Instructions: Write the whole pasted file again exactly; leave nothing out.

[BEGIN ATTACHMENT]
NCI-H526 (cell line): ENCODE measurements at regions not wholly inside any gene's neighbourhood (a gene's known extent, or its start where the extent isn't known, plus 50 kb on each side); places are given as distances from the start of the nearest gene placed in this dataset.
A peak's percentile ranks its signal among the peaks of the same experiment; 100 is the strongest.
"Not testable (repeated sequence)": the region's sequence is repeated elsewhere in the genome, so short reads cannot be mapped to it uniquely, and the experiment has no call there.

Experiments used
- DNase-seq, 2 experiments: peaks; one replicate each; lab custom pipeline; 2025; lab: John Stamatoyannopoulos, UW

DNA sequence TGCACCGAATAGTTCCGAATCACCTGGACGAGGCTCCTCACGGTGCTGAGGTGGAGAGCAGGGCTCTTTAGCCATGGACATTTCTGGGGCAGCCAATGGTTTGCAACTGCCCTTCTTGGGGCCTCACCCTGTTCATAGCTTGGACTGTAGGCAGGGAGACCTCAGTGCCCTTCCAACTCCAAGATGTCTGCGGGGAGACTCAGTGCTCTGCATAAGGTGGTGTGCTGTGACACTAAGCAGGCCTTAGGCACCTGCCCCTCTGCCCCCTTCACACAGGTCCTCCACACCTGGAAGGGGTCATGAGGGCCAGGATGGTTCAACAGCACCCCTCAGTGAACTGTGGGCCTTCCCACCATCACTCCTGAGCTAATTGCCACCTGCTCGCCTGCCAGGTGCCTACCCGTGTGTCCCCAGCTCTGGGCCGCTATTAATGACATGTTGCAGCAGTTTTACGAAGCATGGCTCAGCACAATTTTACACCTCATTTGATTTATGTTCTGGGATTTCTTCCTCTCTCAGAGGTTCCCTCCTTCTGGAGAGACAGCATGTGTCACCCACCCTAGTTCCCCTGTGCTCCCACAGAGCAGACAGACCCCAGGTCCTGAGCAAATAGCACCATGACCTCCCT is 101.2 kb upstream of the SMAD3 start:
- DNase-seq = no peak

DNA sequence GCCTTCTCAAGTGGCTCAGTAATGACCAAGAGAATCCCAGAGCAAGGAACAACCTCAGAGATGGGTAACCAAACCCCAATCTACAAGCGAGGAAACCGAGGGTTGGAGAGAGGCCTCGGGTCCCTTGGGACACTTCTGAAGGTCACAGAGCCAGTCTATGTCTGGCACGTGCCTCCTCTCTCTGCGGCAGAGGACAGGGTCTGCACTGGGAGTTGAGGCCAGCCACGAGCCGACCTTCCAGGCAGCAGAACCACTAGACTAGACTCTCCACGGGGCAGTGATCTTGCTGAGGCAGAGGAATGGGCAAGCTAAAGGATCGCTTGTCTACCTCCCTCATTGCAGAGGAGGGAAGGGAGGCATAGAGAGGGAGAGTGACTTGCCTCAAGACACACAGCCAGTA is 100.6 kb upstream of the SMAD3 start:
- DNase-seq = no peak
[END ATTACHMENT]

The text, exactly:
NCI-H526 (cell line): ENCODE measurements at regions not wholly inside any gene's neighbourhood (a gene's known extent, or its start where the extent isn't known, plus 50 kb on each side); places are given as distances from the start of the nearest gene placed in this dataset.
A peak's percentile ranks its signal among the peaks of the same experiment; 100 is the strongest.
"Not testable (repeated sequence)": the region's sequence is repeated elsewhere in the genome, so short reads cannot be mapped to it uniquely, and the experiment has no call there.

Experiments used
- DNase-seq, 2 experiments: peaks; one replicate each; lab custom pipeline; 2025; lab: John Stamatoyannopoulos, UW

DNA sequence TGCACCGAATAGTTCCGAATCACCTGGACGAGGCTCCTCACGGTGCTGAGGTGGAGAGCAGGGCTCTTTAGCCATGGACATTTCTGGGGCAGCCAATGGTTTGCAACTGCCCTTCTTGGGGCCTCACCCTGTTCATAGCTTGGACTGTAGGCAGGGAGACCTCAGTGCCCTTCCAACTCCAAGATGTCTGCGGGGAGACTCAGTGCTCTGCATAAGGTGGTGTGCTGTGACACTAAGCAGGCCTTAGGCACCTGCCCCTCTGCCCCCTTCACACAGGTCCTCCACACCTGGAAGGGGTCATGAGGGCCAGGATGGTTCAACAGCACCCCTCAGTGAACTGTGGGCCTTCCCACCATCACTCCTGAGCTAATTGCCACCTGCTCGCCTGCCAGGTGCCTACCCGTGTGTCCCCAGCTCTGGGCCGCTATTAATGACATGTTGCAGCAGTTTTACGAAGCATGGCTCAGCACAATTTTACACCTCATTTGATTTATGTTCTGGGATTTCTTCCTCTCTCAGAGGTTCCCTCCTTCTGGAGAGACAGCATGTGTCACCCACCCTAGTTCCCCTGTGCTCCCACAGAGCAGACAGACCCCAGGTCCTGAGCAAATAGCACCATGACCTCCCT is 101.2 kb upstream of the SMAD3 start:
- DNase-seq = no peak

DNA sequence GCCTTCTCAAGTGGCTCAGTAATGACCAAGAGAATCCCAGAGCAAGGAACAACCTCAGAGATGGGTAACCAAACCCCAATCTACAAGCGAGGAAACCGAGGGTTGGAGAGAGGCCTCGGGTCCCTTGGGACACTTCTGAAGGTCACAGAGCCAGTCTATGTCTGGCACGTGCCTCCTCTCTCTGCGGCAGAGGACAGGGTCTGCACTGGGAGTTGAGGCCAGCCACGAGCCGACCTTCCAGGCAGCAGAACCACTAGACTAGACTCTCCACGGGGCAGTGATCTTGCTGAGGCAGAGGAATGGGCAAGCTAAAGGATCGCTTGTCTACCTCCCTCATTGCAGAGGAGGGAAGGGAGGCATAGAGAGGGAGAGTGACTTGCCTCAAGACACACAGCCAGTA is 100.6 kb upstream of the SMAD3 start:
- DNase-seq = no peak